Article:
Sunday, November 20, 2016

2007 Cayuse En Chamberlin Syrah: tasting notes

We had this wine for my birthday yesterday. First, let me show you a rating and review, from 2011:

100 points Wine Enthusiast
  In a stunning lineup of Cayuse Syrahs, the En Chamberlin wins by a nose. It’s smooth and silky, with a tongue-bending blend of flavors that include blood and iron, umami and salt, at first overtaking the pure fruit, but adding tremendous depth and power. The endless finish unfolds into a wine with exotic spices and complex layering.   (2/2011)
Parker gave it 98 and Spectator gave it 94, saying it would peak through 2020.

When our bottle was opened and poured, there was a brief bouquet of nice fruits, and then a smell of some kind of chemical showed through; it was a wine flaw and mildly negative. On the palate the wine was OK but very plain, not showing much of anything. There was a long finish but it was of alcohol only. Both of us agreed this was not a 100 point wine. We swirled it in our glasses a lot, hoping to wake it up, but it didn't change, all through the dinner. This bottle was a poor pairing for a great dinner; it fell very far short of expectations. Later on, the wine was throwing out the smell of celery, which was an improvement. And at the very end--the last couple of milliliters of wine in my glass, after an hour and a half and the dinner long over and when we were getting ready to leave--the wine had finally blown off the chemical smell and I smelled and tasted cherries. Who knows whether this experience would be repeated in another bottle, and it is dangerous to overdraw conclusions from just one bottle, but I am leaning towards drinking my Cayuse within five years, and not letting it get nine years old, no matter what the reviews say. I know that Cayuse wines have characteristically very high pH, and protective sulfites in a wine don't work as well when pH is high, which suggests perhaps the wines will be better when relatively younger and worse when older.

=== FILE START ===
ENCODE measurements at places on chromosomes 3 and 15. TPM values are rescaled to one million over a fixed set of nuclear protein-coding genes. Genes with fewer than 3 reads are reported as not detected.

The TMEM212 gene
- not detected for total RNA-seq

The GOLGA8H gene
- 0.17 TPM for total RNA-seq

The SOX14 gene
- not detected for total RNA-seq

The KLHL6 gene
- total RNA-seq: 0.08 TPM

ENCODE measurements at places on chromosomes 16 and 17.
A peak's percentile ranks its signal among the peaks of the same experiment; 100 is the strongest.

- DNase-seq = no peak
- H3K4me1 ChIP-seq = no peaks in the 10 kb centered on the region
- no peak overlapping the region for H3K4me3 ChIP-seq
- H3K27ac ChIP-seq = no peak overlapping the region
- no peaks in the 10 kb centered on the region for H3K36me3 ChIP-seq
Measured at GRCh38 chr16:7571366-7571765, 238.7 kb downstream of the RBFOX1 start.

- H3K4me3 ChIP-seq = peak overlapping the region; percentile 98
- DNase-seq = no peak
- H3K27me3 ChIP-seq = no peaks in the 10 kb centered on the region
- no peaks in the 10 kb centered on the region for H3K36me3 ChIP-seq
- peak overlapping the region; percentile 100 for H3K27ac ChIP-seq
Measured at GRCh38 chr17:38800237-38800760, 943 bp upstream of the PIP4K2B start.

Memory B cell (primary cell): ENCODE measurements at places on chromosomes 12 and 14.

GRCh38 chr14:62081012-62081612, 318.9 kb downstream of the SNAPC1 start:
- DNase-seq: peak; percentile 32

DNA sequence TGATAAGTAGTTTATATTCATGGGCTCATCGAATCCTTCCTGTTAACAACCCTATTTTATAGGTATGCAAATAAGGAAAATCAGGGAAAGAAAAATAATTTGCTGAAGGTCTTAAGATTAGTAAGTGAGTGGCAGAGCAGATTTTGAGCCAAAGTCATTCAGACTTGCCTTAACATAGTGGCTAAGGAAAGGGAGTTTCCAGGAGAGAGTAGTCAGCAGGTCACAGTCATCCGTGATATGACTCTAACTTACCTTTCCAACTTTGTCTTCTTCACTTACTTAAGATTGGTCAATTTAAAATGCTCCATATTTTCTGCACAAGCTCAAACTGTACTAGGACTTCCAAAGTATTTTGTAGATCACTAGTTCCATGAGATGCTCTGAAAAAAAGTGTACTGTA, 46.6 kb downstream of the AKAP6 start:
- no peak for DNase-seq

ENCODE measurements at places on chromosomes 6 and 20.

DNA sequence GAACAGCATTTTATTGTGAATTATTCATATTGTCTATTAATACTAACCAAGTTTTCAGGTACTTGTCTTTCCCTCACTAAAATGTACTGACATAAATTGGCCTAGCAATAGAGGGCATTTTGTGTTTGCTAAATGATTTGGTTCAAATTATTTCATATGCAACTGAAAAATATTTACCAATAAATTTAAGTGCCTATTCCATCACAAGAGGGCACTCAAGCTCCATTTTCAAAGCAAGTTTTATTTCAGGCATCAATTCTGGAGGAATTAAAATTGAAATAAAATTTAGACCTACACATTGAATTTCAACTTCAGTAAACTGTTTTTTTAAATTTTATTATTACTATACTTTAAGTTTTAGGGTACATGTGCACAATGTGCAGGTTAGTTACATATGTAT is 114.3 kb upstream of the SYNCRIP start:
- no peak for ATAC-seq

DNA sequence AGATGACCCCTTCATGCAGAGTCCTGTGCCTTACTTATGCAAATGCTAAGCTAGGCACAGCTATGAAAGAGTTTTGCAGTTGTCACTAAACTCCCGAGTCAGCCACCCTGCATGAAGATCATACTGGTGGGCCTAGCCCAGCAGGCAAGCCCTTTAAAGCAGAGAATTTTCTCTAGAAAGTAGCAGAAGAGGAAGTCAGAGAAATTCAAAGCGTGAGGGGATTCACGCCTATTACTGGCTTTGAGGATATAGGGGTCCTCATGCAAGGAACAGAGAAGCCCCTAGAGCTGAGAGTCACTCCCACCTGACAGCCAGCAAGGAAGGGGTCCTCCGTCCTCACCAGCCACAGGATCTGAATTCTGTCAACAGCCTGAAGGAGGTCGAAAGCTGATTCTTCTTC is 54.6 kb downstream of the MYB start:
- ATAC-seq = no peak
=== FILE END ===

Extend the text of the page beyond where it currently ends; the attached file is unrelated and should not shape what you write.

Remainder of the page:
FYI: I paid about $85 for this bottle, from the winery.


Tuesday, November 15, 2016

The bucolic farm

Some of you think life on a farm is bucolic and peaceful and wonderful. About 2% of the time, it is that, if you are very lucky. Today, I found myself with my back to an absolutely demolished raspberry bed--chewed down to nubs--and my front to a deer fence crushed by a fallen tree, only two days since I last walked the fence, which was perfect at that time. So you get fence repair tools and materials, and a saw. You cut the fallen tree at the spot where the heavy end can fall outside your fence, and you horse around the lighter end, to get it off your fence. Then, as you stand in 4" deep muddy muck, the rains start up again. The sharp ends of barbed wire cut you as you make patch after patch, on a five-wire barbed wire fence over crushed Davis field fence. An hour later, you have patched the deer fence, but it looks so crappy compared to itself when it was new that you are embarrassed. You realize that trees are not these majestic, permanent, botanical silent sentinels displaying Nature's majesty--no, they are instead diabolical time bombs waiting to go off by crashing, in numbers you cannot believe, onto whatever is important to you. You realize that the "experts" who know the country well--the ones who said, "Oh, if you have a dog, you will never be bothered by deer" are idiots. Ah, yes, the glory of the farm.


Wednesday, November 9, 2016

Sugar Cane corks!

Yes, oak corks are a renewable resource, but they can't be recycled. And what it requires doing to the trees is awful-looking. Enter the sugar cane cork--a cork that is made from sugar cane fiber that remains after the juice is extracted to make brown sugar. The cork is too perfect-looking for consumers, so the manufacturer stamps a "cork pattern" of little lines and dots on the sugar cane cork, to make it look right. This is a novel closure, and worth following.

Tuesday, November 1, 2016

It's so important to avoid herbicide drift

Usually, the negative effects of herbicide drift (the wafting-in of a killing spray applied by a neighbor, which damages or kills your own crops) are limited to loss of your own crop, but in the bootheel of Missouri it can lead to human death. Two farmers got into an argument about drift and how it killed the neighbor's crops, and it led to one's being shot to death. The story is here.

I can understand how this could lead to a heated argument, after you put in so many hours planting and caring for a crop. The murder of a neighbor over it is a result of our gone-mad gun culture. But neighbors need to be MUCH more careful with their spray drift. Even better, NOBODY should be growing crops that require a killing spray, just to keep the crops alive--there are always alternatives. Just as we are far too quick to ask for a drug to address our own personal health symptoms, we are far too quick to spray inorganic poisons onto the earth, which have major unintended consequences. My own modern varieties of grapes (and my apples) never need spray of any kind.

But the overall takeaway is this: If you are planting grapes, which BTW are VERY sensitive to herbicides, it's best if you chose a site that is not farmland being treated with inorganic sprays. In the case of my Epona Farm, we're surrounded by native Doug fir forest, so spray is not an issue.